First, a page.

There is significant concern within the intelligence community about a “power grab” by Home Affairs as the leadership of that portfolio again ramps up efforts to co-opt the Australian Signals Directorate (ASD) into their control.
In an remarkable and blatant display of power, a clutch of security officials have renewed a controversial push to bring the military intelligence arm partly under the control of Home Affairs and give it unprecedented new powers to spy on civilian Australians and attack their computer networks. Peter Dutton yesterday backed the changes, demanding a “sensible discussion” about enabling the ASD to target Australians.
The bid was the subject of an investigation into News Corp journalist Annika Smethurst after she revealed the ploy last year, with a high-profile, hours-long raid on the journalist’s Canberra home a fortnight ago intended to intimidate both journalists and whistleblowers who might embarrass security officials. Now, in a clear demonstration that how leaks that favour the government are never pursued, a Nine national security roundsman appears to have been used as the vehicle to make the case for changes that may go even further than those revealed by Smethurst.
Despite journalistic spin that the changes would not amount to the ASD using its military intelligence capacity to spy on Australians, the proposal would include the ASD not merely advising corporations on cybersecurity but being allowed full access to their IT systems in order to “protect” them. The result would be the ASD having unfettered access to vast amounts of private information about the consumers and businesses that use that corporation’s servers — all under the guise of protecting the community from cybersecurity threats.
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The traditional secrecy surrounding both national security activities and cybersecurity likely means Australians would not know which corporations were giving the ASD access to their personal and business information — and anyone who revealed them would likely be jailed.
Even though the ASD is a military agency, it undertakes extensive commercial espionage for the benefit of Australian and US corporations, even passing on legally privileged information to US companies that stand to benefit from trade negotiations with Australia’s regional partners. Obtaining authorised access to the systems of large Australian corporations would provide a treasure trove of commercial as well as private data that the ASD could pass on to its Five Eyes counterparts.
However, the aspect of the proposal ringing alarm bells within the intelligence community is that it will require the ASD to “closely coordinate” with Home Affairs. This is seen as cover for the ASD being forced to surrender part-control of its operations to empire-builders in Home Affairs — a de facto co-option of military intelligence by one section of domestic security establishment, with Home Affairs directing the ASD about how it can “coordinate” with domestic security operations — including, potentially, raids on journalists and whistleblowers.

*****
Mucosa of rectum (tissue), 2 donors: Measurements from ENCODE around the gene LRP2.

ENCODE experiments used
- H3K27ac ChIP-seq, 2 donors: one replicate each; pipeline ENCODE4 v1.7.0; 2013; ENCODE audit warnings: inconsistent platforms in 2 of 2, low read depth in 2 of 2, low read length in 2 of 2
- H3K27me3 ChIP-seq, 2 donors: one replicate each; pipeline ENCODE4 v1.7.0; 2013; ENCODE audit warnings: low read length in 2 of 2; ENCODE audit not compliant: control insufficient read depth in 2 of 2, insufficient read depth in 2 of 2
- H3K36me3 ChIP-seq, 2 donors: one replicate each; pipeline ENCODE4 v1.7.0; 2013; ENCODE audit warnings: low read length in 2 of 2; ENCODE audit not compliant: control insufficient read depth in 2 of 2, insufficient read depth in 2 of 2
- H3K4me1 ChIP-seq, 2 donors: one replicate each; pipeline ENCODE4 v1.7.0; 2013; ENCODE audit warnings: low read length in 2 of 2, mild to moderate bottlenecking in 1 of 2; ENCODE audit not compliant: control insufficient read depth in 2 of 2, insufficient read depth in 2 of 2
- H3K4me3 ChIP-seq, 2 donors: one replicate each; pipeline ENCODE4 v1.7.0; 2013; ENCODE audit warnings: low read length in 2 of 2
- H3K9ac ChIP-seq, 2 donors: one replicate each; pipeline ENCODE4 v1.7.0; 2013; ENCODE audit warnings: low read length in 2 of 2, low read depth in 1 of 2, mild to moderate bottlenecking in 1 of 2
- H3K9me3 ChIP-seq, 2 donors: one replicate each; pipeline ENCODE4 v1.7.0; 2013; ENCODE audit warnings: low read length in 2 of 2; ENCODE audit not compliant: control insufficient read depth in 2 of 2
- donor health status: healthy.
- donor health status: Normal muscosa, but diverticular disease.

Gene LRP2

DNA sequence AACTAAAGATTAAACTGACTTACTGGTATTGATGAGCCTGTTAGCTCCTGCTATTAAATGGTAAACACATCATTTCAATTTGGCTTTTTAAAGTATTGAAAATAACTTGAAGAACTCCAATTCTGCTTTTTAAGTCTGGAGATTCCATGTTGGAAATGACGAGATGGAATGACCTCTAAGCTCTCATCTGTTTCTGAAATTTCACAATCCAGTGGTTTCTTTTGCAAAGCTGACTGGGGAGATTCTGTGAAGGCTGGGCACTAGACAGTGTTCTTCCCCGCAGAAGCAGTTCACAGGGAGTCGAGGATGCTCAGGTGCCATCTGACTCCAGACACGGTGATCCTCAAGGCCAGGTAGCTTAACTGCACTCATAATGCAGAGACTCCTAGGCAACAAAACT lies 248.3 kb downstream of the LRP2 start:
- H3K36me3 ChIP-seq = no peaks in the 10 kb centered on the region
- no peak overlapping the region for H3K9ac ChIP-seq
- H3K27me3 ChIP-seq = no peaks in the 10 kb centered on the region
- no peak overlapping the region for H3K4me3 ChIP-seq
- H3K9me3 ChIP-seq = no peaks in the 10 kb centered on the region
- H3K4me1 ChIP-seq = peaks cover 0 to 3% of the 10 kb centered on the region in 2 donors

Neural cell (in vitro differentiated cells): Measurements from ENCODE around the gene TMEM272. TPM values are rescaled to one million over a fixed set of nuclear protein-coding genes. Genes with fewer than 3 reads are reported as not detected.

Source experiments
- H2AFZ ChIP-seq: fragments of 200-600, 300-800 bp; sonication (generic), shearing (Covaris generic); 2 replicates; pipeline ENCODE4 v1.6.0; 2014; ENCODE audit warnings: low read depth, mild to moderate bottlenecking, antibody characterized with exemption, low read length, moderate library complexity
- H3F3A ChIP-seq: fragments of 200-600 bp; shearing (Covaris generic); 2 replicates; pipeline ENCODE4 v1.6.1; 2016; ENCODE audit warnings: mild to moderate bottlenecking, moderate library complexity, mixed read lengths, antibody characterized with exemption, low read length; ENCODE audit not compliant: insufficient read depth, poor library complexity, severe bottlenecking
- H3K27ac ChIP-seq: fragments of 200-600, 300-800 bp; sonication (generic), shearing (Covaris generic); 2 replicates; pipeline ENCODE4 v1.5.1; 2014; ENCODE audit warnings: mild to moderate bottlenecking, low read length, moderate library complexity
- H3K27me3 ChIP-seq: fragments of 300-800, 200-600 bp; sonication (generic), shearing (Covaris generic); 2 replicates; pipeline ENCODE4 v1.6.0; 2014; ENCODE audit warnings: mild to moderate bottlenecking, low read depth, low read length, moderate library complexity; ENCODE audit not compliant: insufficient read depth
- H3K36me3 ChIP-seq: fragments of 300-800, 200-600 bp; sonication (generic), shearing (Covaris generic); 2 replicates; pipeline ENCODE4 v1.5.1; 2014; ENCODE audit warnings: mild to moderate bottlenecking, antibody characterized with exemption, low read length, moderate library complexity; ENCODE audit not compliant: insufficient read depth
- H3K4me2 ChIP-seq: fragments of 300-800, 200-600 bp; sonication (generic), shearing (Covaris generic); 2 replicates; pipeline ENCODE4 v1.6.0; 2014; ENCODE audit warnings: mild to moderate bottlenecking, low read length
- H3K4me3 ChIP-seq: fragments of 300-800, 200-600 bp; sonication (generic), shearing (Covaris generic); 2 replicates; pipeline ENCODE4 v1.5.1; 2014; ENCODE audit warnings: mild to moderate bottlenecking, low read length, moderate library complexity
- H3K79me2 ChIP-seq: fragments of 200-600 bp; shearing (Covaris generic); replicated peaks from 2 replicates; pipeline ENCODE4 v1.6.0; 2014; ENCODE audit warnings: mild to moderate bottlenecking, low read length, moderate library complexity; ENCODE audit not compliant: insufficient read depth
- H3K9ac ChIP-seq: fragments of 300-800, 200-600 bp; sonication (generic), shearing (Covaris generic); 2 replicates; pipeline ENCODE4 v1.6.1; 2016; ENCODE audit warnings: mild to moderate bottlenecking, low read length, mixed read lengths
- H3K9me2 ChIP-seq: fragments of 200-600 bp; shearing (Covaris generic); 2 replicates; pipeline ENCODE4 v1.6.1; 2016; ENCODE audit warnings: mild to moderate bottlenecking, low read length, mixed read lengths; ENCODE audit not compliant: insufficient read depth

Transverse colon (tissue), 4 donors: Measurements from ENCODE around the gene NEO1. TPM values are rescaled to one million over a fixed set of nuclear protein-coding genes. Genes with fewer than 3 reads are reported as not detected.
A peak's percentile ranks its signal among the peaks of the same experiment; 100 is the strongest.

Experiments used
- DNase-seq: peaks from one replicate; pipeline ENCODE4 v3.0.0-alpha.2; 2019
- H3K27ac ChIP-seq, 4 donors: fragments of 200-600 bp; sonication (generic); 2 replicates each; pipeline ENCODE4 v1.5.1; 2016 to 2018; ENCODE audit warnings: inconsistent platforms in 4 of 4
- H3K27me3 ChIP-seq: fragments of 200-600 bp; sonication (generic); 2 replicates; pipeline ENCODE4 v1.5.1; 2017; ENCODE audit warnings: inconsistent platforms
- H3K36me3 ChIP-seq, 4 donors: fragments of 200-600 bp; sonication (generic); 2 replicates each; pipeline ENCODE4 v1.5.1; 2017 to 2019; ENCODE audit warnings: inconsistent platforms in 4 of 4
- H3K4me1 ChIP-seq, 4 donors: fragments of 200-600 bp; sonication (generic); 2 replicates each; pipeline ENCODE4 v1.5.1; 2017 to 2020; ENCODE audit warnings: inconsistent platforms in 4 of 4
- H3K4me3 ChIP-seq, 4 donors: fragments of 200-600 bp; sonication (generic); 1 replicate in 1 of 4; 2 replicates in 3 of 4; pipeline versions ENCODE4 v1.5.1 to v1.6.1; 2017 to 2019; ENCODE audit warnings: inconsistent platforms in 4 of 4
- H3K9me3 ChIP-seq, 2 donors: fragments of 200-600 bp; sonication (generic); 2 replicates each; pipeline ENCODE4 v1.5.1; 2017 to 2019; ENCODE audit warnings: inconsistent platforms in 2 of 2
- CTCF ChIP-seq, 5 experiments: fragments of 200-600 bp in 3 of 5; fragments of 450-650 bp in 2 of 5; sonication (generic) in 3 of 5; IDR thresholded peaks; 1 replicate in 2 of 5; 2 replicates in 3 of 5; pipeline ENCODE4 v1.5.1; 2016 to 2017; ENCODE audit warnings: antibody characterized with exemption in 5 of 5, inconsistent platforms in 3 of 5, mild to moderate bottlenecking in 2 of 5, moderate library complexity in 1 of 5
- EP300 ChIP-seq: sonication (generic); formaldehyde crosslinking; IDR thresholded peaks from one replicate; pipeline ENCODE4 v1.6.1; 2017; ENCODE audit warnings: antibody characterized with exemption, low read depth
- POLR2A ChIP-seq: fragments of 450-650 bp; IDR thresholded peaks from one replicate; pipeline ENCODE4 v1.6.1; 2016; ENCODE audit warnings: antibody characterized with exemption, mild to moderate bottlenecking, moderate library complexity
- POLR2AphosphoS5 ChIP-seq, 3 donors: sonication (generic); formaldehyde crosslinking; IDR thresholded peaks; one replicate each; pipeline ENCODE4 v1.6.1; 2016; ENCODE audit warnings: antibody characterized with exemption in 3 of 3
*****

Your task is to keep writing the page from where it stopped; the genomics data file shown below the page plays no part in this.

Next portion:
Indeed there is already a widely held view within the intelligence community that it is inappropriate for the Australian Federal Police to be located within the portfolio. That creates problems when the AFP decides which national security leaks are investigated and which are not.
Most recently, after raiding Smethurst for a leak that embarrassed Home Affairs secretary Mike Pezzullo and Defence secretary Greg Moriarty, the AFP decided not to investigate a far more damaging leak of intelligence advice by the government itself to a friendly journalist at The Australian that served its political purposes in relation to the medevac bill. The AFP has a very long history of inventing reasons not to investigate leaks that serve the interests of governments, no matter the damage they do.
The absence of director-general of the Office of National Intelligence Nick Warner from the debate is also a concern. Warner is the former head of ASIS best known for his misjudgment in joining Philippines strongman Rodrigo Duterte in the latter’s trademark hand gesture. Warner has been invisible since his appointment as director-general despite the high-profile intelligence and security issues and continuing cybersecurity failures hitting major government and private Australian institutions.
De facto leadership of the intelligence community appears to have been surrendered to Home Affairs as its leadership tries to override any opposition to its continued expansion.